Phil is a Principal in the Global Technology & Innovation Management Practice of Arthur D. Little, and is based in London. He has worked internationally across the healthcare and life sciences, agri-food and chemicals sectors.

Since joining Arthur D. Little in 2006, Phil’s work has focused on helping businesses set innovation strategy and identify new growth opportunities underpinned by effective science and technology. He also works with the corporate innovation centers and quality management functions of some of the world’s largest companies to improve their capabilities through better business processes, organizational structures and governance models.

He also works with universities, research institutes and Government in setting national science policy, defining technology roadmaps and finding effective ways to use and manage intellectual property.

Before joining Arthur D. Little, Phil worked in the agricultural biotechnology industry. He has a passion for achieving responsible business performance through innovation, and particular interests in sustainable agriculture, clean energy and renewable chemicals.

Recent Publications

The Future of Innovation Districts
  The way in which organizations innovate, and places where they are based to do this, have changed profoundly over the last decade due to two overall trends – convergence and disruption. Companies have moved away from closed innovation models to more open approaches in which organizations and places work in collaborative ecosystems and networks, forming “uncommon partnerships” between previously unrelated industries.
Appetite for disruption – Making the most of the future of food
Being the leader of a global food and beverage business has been anything but easy over recent years. Going back a decade, the industry had a reputation for being fairly stable and conservative, dominated by a limited number of global brands that delivered steady growth and margins. Since then, the industry has been shaken by a succession of disruptions, including sluggish demand for traditional core products, rapidly changing consumer patterns and preferences, accelerating technological developments, and evolving attitudes towards the environmental and social impacts of food production.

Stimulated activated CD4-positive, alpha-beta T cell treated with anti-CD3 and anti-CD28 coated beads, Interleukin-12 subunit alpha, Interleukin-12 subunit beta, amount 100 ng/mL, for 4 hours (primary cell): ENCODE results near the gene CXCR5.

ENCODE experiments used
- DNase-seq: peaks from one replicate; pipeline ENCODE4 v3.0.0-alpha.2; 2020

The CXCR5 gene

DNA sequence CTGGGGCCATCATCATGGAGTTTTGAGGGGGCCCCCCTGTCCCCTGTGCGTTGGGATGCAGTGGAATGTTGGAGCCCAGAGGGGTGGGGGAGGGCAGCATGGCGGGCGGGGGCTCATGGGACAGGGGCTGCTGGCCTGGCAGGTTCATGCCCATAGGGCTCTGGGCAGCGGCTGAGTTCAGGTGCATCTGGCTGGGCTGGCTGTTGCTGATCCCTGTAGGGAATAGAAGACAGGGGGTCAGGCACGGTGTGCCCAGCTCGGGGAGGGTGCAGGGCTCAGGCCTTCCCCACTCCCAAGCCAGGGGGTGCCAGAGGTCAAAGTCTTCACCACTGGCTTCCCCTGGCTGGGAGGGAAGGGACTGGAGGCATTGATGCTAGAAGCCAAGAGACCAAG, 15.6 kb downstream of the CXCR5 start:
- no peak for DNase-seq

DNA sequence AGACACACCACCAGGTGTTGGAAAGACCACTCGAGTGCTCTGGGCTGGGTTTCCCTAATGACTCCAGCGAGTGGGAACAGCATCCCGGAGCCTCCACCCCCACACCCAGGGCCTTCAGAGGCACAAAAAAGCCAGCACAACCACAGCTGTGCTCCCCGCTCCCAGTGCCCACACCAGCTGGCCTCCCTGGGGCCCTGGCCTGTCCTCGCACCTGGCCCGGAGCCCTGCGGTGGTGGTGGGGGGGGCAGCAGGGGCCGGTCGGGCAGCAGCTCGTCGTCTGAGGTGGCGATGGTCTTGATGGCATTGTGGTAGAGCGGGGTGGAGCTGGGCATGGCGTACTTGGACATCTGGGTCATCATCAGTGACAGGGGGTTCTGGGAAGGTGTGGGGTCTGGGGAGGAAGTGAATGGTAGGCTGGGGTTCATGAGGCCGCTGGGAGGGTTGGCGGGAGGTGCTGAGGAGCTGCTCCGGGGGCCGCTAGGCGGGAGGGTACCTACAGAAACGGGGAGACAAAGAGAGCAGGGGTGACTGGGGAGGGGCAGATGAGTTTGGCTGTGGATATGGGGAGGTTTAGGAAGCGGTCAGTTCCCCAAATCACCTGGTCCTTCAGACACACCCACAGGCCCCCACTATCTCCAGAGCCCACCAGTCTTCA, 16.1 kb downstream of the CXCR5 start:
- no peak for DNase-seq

The next generation of corporate incubators
While large organizations have enthusiastically embraced the creation of in-house corporate incubators to identify and support breakthrough growth opportunities with start-ups, the results have been disappointing for many. This article argues that to overcome these challenges and successfully scale up new opportunities, corporates have to embrace next-generation models.
Corporate/ start-up collaboration
Why is it important for large corporations to work with start-ups? It’s well known that businesses are being disrupted faster than ever before. Innovation launch and adoption cycles are dropping. For credit cards to reach 100 million users? 25 years. Online banking? 10 years. WhatsApp? 2 years. Candy Crush? A matter of months. Entrepreneurial start-ups are one of the main driving forces for this acceleration. Almost 65% of Fortune 500 companies joined the list in the last 20 years.
Driving transformation in research & technology organizations
Research and Technology Organizations (RTOs) are under growing pressure to stay abreast of rapidly evolving business or national science and technology priorities and to demonstrate greater impact. They therefore undergo continual strategic and operational change to adapt, but in some cases, transformation programs can underperform. Often this is because there is no real incentive to behave differently due to problems with how performance is measured and reported, and how incentives are created and aligned.

More About Phil
  • Newcastle University (UK)
    MSc Industrial Biotechnology
  • University of York (UK)
    BSc Biology